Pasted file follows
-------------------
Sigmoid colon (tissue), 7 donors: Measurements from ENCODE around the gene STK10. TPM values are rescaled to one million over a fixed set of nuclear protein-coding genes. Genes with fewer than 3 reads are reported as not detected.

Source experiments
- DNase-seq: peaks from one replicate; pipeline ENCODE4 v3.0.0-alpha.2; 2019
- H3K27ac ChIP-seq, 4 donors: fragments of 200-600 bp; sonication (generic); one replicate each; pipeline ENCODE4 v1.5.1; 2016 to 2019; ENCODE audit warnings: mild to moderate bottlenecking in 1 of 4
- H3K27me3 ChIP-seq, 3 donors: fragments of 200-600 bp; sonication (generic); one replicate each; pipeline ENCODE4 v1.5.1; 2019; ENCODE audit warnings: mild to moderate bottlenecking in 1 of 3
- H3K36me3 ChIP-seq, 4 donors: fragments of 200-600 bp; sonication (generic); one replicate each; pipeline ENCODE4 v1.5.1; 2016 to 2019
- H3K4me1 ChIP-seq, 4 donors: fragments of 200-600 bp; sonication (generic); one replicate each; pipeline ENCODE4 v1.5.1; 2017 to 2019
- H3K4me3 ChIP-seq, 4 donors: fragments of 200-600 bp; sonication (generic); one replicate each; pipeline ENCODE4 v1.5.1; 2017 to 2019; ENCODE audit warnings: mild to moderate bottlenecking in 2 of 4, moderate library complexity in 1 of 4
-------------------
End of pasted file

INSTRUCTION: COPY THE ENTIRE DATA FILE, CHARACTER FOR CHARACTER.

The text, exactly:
Sigmoid colon (tissue), 7 donors: Measurements from ENCODE around the gene STK10. TPM values are rescaled to one million over a fixed set of nuclear protein-coding genes. Genes with fewer than 3 reads are reported as not detected.

Source experiments
- DNase-seq: peaks from one replicate; pipeline ENCODE4 v3.0.0-alpha.2; 2019
- H3K27ac ChIP-seq, 4 donors: fragments of 200-600 bp; sonication (generic); one replicate each; pipeline ENCODE4 v1.5.1; 2016 to 2019; ENCODE audit warnings: mild to moderate bottlenecking in 1 of 4
- H3K27me3 ChIP-seq, 3 donors: fragments of 200-600 bp; sonication (generic); one replicate each; pipeline ENCODE4 v1.5.1; 2019; ENCODE audit warnings: mild to moderate bottlenecking in 1 of 3
- H3K36me3 ChIP-seq, 4 donors: fragments of 200-600 bp; sonication (generic); one replicate each; pipeline ENCODE4 v1.5.1; 2016 to 2019
- H3K4me1 ChIP-seq, 4 donors: fragments of 200-600 bp; sonication (generic); one replicate each; pipeline ENCODE4 v1.5.1; 2017 to 2019
- H3K4me3 ChIP-seq, 4 donors: fragments of 200-600 bp; sonication (generic); one replicate each; pipeline ENCODE4 v1.5.1; 2017 to 2019; ENCODE audit warnings: mild to moderate bottlenecking in 2 of 4, moderate library complexity in 1 of 4